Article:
Copyright 2003 American Medical Association. All Rights Reserved. Applicable FARS/DFARS Restrictions Apply to Government Use.2003
Hypothesis: Vasomotor rhinitis is best conceptualized as a distinct entity in a continuum of chronic sinonasal disease.
The impact of chronic rhinitis on patients, health care systems, and resources is substantial, resulting in more than 25 million office visits per year and resulting in total indirect and direct costs of $6 billion annually.1,2 It is estimated that more than 10% of the population has chronic or recurrent nasal obstruction or congestion, rhinorrhea, sneezing, and pruritus. Approximately half of these patients are classified as having allergic rhinitis and half as having nonallergic rhinitis, including vasomotor rhinitis.3,4 These forms of chronic, noninfectious rhinitis represent a spectrum of nasal disorders that are best categorized as a hyperreactivity of the nasal mucosa to a variety of stimuli.5 Allergic rhinitis is diagnosed when specific antigens can be identified and is often subclassified as seasonal or perennial allergic rhinitis.6 When specific antigens are not identifiable, chronic rhinitis is often classified as vasomotor or nonallergic. These nonallergic forms of chronic rhinitis can be further evaluated by nasal cytology. Nasal scrapings of the inferior turbinate can yield epithelial lining, and detailed analysis of different cell types can be made. Patients with nonallergic rhinitis and abundant eosinophils on nasal cytology have the so-called nonallergic rhinitis with eosinophilia syndrome, which is sometimes associated with aspirin intolerance. Patients with nonallergic rhinitis and unremarkable nasal smear findings could have rhinitis medicamentosa, pregnancy, or hypothyroidism, but most are thought to have vasomotor rhinitis.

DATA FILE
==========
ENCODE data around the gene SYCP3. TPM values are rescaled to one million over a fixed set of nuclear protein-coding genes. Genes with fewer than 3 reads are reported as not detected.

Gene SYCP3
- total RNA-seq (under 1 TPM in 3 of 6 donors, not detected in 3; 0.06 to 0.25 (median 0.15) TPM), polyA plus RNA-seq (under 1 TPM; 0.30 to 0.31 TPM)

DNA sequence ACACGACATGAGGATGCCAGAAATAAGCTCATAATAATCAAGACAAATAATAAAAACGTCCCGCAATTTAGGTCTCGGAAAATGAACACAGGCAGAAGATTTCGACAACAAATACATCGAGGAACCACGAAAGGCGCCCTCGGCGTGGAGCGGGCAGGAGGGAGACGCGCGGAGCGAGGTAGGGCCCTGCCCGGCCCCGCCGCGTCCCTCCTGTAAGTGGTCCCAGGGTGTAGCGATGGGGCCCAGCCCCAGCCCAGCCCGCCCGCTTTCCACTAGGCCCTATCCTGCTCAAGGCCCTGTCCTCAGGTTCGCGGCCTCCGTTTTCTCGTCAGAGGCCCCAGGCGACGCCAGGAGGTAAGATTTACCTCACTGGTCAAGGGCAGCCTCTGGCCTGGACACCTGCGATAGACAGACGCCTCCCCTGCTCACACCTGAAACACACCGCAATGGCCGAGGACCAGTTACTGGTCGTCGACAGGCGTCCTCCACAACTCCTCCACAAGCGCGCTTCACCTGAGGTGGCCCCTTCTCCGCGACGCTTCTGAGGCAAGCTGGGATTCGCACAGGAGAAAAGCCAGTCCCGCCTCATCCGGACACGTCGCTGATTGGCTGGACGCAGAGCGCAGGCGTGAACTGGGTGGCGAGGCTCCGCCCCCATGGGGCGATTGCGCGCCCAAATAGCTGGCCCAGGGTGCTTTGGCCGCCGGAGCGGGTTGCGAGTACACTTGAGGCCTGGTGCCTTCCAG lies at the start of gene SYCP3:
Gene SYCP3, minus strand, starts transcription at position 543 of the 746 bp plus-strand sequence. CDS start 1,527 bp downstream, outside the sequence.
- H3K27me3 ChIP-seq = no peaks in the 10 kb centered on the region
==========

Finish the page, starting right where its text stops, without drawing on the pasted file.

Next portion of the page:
Smith TL. Vasomotor Rhinitis Is Not a Wastebasket Diagnosis. Arch Otolaryngol Head Neck Surg. 2003;129(5):584-587. doi:10.1001/archotol.129.5.584